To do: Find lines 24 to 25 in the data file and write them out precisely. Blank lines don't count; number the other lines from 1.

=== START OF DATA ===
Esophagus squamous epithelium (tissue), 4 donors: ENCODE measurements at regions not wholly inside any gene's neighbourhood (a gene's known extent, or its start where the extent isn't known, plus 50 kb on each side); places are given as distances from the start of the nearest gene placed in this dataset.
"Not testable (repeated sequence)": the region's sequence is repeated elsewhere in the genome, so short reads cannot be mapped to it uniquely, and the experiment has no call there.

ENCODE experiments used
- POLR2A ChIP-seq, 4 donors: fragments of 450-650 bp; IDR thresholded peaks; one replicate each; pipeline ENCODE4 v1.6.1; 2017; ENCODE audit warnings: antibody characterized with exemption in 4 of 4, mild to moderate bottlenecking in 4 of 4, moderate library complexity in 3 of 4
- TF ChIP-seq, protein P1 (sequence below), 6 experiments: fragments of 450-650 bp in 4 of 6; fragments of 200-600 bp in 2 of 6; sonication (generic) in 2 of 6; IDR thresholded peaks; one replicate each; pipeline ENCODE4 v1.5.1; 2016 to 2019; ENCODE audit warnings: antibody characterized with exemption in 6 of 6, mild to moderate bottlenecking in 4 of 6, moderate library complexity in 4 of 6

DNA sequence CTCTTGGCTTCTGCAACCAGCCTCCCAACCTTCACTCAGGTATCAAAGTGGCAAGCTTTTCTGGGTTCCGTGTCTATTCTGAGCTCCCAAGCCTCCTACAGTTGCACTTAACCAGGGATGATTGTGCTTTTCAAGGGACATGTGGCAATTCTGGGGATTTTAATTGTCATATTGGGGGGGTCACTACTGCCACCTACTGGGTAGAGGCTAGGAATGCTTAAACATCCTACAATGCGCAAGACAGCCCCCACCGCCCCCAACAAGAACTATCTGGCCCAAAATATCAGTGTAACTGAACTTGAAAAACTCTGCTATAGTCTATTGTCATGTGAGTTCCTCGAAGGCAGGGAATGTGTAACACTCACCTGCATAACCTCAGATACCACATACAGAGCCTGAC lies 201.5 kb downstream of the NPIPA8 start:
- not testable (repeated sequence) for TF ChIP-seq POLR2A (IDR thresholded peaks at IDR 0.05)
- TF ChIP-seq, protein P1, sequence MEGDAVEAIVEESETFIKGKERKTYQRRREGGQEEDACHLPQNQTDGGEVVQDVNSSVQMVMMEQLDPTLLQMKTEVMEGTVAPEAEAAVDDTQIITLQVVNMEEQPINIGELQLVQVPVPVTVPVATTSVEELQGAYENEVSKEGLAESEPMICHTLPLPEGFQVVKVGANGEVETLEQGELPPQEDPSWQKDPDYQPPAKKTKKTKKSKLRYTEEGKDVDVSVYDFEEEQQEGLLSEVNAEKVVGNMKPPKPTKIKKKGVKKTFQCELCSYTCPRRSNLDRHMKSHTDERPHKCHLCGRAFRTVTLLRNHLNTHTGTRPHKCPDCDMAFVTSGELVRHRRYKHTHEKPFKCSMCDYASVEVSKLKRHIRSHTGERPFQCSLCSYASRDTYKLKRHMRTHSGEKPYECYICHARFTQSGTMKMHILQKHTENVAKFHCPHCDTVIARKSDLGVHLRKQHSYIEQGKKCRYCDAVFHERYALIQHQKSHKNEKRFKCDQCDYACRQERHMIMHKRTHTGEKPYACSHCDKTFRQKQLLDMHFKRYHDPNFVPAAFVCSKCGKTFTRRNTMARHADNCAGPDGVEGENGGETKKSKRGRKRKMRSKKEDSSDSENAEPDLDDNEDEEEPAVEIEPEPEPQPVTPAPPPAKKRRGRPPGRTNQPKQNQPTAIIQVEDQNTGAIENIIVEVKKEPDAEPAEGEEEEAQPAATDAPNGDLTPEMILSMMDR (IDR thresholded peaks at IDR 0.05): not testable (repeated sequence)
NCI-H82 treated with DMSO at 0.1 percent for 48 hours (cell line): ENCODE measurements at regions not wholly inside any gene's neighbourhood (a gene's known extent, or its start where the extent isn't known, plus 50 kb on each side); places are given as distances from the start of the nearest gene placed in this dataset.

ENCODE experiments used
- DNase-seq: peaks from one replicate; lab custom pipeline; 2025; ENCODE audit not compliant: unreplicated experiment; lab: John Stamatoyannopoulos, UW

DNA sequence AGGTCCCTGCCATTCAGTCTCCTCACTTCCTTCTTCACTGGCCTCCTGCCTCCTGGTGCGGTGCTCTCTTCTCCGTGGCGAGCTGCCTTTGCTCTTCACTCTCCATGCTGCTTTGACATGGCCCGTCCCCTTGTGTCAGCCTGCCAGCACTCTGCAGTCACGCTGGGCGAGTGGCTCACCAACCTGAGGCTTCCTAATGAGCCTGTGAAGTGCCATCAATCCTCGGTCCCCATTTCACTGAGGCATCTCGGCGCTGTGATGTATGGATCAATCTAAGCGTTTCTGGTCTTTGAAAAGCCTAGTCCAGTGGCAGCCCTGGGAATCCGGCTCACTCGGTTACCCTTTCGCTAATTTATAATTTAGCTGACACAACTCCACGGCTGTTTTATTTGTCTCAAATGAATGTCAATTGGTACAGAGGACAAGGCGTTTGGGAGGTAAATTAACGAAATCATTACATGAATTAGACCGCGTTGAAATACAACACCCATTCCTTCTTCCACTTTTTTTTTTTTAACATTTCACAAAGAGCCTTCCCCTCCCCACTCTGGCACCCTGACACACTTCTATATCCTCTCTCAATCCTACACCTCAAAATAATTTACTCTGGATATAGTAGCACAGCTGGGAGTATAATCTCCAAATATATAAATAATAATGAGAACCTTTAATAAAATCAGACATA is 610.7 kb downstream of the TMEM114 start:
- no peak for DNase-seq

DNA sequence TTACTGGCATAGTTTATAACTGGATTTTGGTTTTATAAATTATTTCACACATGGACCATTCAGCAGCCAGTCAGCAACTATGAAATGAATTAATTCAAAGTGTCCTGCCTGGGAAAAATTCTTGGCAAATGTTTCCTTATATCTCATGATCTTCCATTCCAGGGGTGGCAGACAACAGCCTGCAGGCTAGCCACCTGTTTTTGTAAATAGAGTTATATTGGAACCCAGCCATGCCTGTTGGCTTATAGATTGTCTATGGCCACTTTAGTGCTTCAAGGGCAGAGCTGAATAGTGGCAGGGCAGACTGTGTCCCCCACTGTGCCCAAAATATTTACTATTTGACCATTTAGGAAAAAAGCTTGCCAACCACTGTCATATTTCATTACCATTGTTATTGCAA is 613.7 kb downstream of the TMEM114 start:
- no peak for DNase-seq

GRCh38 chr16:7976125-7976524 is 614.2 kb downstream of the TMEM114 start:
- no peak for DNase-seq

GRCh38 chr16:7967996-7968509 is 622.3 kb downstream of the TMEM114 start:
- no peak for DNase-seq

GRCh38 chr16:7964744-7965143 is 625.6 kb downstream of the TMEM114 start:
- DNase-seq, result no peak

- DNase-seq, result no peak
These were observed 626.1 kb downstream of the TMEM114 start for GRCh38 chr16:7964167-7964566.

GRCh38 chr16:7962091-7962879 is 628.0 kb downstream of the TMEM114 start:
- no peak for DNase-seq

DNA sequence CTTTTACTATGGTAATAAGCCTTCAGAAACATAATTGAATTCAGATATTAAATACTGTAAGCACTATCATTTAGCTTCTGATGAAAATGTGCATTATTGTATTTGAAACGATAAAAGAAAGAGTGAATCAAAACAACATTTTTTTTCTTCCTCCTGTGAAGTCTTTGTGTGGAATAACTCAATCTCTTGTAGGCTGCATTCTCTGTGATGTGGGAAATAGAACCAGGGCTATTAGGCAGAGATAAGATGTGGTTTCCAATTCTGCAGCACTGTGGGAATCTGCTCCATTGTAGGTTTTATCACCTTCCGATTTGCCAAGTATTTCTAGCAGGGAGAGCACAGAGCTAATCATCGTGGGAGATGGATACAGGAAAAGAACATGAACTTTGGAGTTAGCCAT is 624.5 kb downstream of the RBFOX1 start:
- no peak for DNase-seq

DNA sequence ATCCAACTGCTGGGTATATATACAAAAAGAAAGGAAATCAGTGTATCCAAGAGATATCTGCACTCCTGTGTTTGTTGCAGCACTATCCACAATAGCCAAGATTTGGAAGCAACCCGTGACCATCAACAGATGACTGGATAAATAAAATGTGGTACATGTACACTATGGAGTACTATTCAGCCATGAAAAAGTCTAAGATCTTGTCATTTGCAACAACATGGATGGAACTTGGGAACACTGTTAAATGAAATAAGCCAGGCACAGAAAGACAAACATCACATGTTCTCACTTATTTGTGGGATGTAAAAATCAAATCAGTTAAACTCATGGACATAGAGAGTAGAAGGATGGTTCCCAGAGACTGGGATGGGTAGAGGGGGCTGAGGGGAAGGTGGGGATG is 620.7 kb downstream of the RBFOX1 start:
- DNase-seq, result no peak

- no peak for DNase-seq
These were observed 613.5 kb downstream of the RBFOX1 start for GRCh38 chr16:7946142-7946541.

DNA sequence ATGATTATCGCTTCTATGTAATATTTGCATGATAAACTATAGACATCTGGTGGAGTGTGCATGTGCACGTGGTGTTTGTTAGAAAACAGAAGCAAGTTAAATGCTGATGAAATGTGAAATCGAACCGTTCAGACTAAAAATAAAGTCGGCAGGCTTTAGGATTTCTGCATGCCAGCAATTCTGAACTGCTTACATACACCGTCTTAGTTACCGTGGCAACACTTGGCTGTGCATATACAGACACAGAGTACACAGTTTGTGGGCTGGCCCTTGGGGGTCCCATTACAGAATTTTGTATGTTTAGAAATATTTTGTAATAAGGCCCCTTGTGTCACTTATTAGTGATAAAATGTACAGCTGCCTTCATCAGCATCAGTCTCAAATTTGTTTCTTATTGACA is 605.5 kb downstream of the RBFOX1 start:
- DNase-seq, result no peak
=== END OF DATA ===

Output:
GRCh38 chr16:7962091-7962879 is 628.0 kb downstream of the TMEM114 start:
- no peak for DNase-seq